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Well done is better than well said.

A list of Benjamin Franklin's inventions reveals a man of many talents and interests. It was the scientist in Ben that brought out the inventor. His natural curiosity about things and the way they work made him try to find ways to make them work better.

Ben had poor vision and needed glasses to read. He got tired of constantly taking them off and putting them back on, so he decided to figure out a way to make his glasses let him see both near and far. He had two pairs of spectacles cut in half and put half of each lens in a single frame. Today, we call them bifocals.

For more information, visit Benjamin Franklin: Father of the Bifocal.

Even though Ben is not famous for his study of bioscience, he was interested in how the human body works and looked for ways to help it work better. For example, Ben's older brother John suffered from kidney stones and Ben wanted to help him feel better. Ben developed a flexible urinary catheter that appears to have been the first one produced in America.

During Ben's lifetime, he made eight voyages across the Atlantic Ocean. These long journeys gave him a lot of time to learn about ships and how they worked. As early as 1784, Franklin suggested following the Chinese model of dividing ships' holds into watertight compartments so that if a leak occurred in one compartment, the water would not spread throughout the hold and sink the ship.

Everyone knows the story of Ben's famous kite flight. Although he made important discoveries and advancements, Ben did not "invent" electricity. He did, however, invent the lightning rod which protected buildings and ships from lightning damage.

In colonial America, most people warmed their homes by building a fire in a fireplace even though it was kind of dangerous and used a lot of wood. Ben figured that there had to be a better way. His invention of an iron furnace stove allowed people to warm their homes less dangerously and with less wood. The furnace stove that he invented is called a Franklin stove. Interestingly enough, Ben also established the first fire company and the first fire insurance company in order to help people live more safely.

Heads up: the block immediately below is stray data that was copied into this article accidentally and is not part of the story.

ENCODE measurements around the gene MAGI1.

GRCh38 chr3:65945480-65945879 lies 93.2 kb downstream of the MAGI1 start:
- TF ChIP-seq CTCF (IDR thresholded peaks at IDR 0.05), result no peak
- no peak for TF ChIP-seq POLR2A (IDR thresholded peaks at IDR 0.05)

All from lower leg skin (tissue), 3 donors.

As postmaster, Ben had to figure out routes for delivering the mail. He went out riding in his carriage to measure the routes and needed a way to keep track of the distance. He invented a simple odometer and attached it to his carriage.

In his old age, Ben retired from business and public service and wanted to spend his time reading and studying. He found, however, that his old age had made it difficult for him to reach books from the high shelves. Even though he had many grandchildren to help him, he invented a tool called a long arm to reach the high books. The long arm was a long wooden pole with a grasping claw at the end.

Later, other famous inventors, like Thomas A. Edison and Alexander Graham Bell, would follow in Ben's footsteps by trying to find ways to help people live better. Today's curious thinkers are keeping Ben's traditions alive by inventing new and improved ways to make things work.


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